I am very familiar with getting out in the backcountry and glassing for hours on end but, I wasn’t used to getting into an outboard boat first and sometimes traveling hours to dry land before doing so.  At times the boat rides were as scary as the airplane rides, but this was all part of the adventure, right?  That’s what I kept telling myself, anyway!  And what an adventure it was!  I will never forget seeing a caribou in my binoculars for the first time.  What an amazing animal!  The caribou amble along the tundra with such grace and swim through water so effortlessly.  Seeing the caribou swim is one of the most unreal sites I’ve ever witnessed of a big game animal.  It’s funny because we all have our own views of what a hunt is going to be like and I, of course, had mine.  I pictured caribou coming in droves and eventually picking off the biggest bull in the herd, then posing for digital camera stardom.  Turns out, it’s not exactly that easy.  The caribou are like any other big game animal I have chased, they make you work for the opportunity to harvest them.  I calculated on a GPS that we walked about 8-10 miles a day in pursuit of the almighty headgear these animals produce.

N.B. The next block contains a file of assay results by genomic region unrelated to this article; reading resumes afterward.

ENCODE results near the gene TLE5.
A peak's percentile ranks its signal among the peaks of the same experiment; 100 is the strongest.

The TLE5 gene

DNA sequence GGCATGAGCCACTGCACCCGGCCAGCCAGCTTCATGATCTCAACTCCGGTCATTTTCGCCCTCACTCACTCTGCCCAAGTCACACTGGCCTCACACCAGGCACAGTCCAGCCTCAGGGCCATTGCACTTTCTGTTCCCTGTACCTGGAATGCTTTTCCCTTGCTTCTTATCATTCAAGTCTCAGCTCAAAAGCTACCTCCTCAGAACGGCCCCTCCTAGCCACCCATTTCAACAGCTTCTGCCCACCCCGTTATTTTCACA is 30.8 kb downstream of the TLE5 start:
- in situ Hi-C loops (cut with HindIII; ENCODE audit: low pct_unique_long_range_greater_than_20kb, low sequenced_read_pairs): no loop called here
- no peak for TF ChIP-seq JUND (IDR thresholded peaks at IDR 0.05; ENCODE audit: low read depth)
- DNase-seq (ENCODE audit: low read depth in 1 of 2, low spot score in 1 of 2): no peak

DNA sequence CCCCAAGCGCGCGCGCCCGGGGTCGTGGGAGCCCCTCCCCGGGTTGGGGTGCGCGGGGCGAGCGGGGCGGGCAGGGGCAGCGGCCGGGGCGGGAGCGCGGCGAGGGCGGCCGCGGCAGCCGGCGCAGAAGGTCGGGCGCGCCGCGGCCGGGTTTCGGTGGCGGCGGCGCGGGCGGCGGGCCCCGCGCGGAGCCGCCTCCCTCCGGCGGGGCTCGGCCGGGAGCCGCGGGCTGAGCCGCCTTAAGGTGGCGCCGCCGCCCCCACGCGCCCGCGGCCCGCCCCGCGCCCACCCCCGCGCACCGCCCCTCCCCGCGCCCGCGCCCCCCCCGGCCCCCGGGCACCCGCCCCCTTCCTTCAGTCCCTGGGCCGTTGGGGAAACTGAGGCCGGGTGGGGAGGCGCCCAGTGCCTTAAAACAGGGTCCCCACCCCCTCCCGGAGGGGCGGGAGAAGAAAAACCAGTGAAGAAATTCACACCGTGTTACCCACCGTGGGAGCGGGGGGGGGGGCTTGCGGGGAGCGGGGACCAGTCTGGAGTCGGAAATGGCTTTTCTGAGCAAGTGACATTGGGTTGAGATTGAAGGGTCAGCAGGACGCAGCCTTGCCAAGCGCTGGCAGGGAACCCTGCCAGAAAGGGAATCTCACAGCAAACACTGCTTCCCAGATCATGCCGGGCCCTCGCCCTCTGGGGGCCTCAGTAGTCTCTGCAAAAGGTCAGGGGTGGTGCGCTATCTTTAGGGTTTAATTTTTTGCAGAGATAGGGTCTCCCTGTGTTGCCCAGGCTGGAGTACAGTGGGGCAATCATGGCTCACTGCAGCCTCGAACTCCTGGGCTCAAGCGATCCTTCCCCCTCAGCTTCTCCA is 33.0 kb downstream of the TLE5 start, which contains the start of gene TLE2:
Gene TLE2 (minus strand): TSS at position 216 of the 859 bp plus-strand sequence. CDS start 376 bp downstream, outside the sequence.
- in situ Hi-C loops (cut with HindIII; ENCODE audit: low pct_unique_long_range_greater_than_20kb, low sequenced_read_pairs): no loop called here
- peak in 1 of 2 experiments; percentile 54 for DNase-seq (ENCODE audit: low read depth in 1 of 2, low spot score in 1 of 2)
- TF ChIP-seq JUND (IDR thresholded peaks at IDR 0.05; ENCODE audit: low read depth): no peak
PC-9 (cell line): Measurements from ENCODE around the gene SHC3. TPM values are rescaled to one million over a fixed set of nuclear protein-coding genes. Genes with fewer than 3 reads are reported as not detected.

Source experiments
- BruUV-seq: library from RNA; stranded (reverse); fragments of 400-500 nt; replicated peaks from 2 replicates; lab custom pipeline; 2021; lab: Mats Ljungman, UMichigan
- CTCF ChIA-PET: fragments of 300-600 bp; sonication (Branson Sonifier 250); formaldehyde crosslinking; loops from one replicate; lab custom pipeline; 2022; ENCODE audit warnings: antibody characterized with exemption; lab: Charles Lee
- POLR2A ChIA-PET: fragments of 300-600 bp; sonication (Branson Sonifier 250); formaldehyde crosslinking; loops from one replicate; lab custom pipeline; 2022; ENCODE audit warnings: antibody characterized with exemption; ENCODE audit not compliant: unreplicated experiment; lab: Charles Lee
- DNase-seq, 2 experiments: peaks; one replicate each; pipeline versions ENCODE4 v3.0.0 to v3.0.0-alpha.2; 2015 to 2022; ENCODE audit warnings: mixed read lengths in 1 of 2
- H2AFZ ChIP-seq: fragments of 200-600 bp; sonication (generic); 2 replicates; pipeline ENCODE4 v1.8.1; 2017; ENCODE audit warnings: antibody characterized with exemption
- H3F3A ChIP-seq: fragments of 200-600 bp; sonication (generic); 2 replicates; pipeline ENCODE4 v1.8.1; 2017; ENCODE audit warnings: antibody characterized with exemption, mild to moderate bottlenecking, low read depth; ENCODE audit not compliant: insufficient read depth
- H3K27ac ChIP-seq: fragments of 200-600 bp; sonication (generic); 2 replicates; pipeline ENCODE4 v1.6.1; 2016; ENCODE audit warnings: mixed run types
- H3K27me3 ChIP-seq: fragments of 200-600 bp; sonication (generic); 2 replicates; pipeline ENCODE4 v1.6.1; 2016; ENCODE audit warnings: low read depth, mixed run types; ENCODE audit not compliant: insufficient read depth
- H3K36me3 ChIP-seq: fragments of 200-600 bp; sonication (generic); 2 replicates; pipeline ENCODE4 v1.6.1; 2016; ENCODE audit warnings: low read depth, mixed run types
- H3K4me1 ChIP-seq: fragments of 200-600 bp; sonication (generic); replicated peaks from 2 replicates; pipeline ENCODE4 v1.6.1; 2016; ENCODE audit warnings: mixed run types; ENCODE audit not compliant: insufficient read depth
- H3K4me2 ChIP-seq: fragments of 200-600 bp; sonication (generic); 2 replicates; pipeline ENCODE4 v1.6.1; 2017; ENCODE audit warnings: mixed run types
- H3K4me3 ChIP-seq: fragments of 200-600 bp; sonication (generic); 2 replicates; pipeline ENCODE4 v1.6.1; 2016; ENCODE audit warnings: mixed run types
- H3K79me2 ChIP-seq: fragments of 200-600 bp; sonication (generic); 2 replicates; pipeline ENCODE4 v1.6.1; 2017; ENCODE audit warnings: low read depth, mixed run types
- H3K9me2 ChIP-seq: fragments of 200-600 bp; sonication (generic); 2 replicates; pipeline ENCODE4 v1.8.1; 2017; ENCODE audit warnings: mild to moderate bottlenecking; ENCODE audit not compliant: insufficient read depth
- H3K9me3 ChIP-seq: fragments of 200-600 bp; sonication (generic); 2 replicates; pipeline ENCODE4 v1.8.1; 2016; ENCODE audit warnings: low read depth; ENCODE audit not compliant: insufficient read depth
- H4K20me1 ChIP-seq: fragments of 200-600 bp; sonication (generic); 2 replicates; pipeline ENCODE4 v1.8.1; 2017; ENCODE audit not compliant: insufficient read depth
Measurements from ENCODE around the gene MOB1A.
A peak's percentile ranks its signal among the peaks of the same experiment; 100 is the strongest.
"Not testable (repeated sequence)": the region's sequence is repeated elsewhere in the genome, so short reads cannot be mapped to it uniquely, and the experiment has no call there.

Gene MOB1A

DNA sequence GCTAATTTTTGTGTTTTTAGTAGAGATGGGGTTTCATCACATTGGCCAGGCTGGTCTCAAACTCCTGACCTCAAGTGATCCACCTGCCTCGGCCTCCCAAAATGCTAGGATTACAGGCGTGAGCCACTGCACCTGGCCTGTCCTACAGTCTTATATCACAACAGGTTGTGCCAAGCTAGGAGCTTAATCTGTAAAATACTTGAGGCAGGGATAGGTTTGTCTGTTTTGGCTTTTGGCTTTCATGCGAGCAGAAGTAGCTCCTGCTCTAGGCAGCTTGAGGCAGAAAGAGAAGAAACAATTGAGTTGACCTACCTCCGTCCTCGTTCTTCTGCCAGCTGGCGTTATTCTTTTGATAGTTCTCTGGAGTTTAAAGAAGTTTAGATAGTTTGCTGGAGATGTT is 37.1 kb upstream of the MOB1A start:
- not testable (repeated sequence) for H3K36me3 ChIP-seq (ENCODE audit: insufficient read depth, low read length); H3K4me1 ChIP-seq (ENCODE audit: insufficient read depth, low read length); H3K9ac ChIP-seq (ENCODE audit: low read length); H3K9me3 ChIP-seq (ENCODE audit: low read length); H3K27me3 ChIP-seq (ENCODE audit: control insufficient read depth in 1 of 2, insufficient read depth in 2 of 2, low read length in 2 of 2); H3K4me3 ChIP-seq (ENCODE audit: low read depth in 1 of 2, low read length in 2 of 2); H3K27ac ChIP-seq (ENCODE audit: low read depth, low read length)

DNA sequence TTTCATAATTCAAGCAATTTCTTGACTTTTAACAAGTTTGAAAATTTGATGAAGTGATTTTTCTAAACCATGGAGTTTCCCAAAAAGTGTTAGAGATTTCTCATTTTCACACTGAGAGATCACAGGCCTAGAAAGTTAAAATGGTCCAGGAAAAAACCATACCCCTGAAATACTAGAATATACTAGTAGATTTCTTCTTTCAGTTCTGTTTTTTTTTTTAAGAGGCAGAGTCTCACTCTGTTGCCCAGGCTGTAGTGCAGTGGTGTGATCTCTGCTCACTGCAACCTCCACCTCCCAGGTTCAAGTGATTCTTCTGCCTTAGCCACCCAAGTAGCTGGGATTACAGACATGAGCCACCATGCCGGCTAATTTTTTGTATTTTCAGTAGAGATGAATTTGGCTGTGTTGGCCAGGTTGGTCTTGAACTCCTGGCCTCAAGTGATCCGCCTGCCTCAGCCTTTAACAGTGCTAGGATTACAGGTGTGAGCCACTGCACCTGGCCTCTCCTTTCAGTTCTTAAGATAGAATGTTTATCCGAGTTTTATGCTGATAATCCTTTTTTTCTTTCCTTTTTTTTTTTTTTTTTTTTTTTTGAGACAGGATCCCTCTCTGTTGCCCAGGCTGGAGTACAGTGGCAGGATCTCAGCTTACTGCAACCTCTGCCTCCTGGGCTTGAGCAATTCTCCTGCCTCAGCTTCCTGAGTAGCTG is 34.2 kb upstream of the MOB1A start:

Caribou 4-Stroke

Caribou 4-Stroke

Caribou, Caribou And More Caribou

Caribou, Caribou And More Caribou

It didn’t help that my guide, Rodney, whom I followed around for almost a week, was part mountain goat and part Newfoundland.  Given this rare combination, It was virtually  impossible to capture any pictures of him in the field.  Let’s just say he is a rare breed almost like the Bigfoot legend…indescribable!  Moving on, literally!  I fortunately was in shape to keep up with Ol’ Rodney but traversing rocks and marshy land proved to be challenging.   A friend I made on this trip, Tom Tews, called the footing of the tundra, I quote, “Like hoping on a bunch of bowling balls smothered in Crisco!”  Must be Wisconsin humor…but that is why I enter the wilderness time and again; for the struggle and the almighty challenge.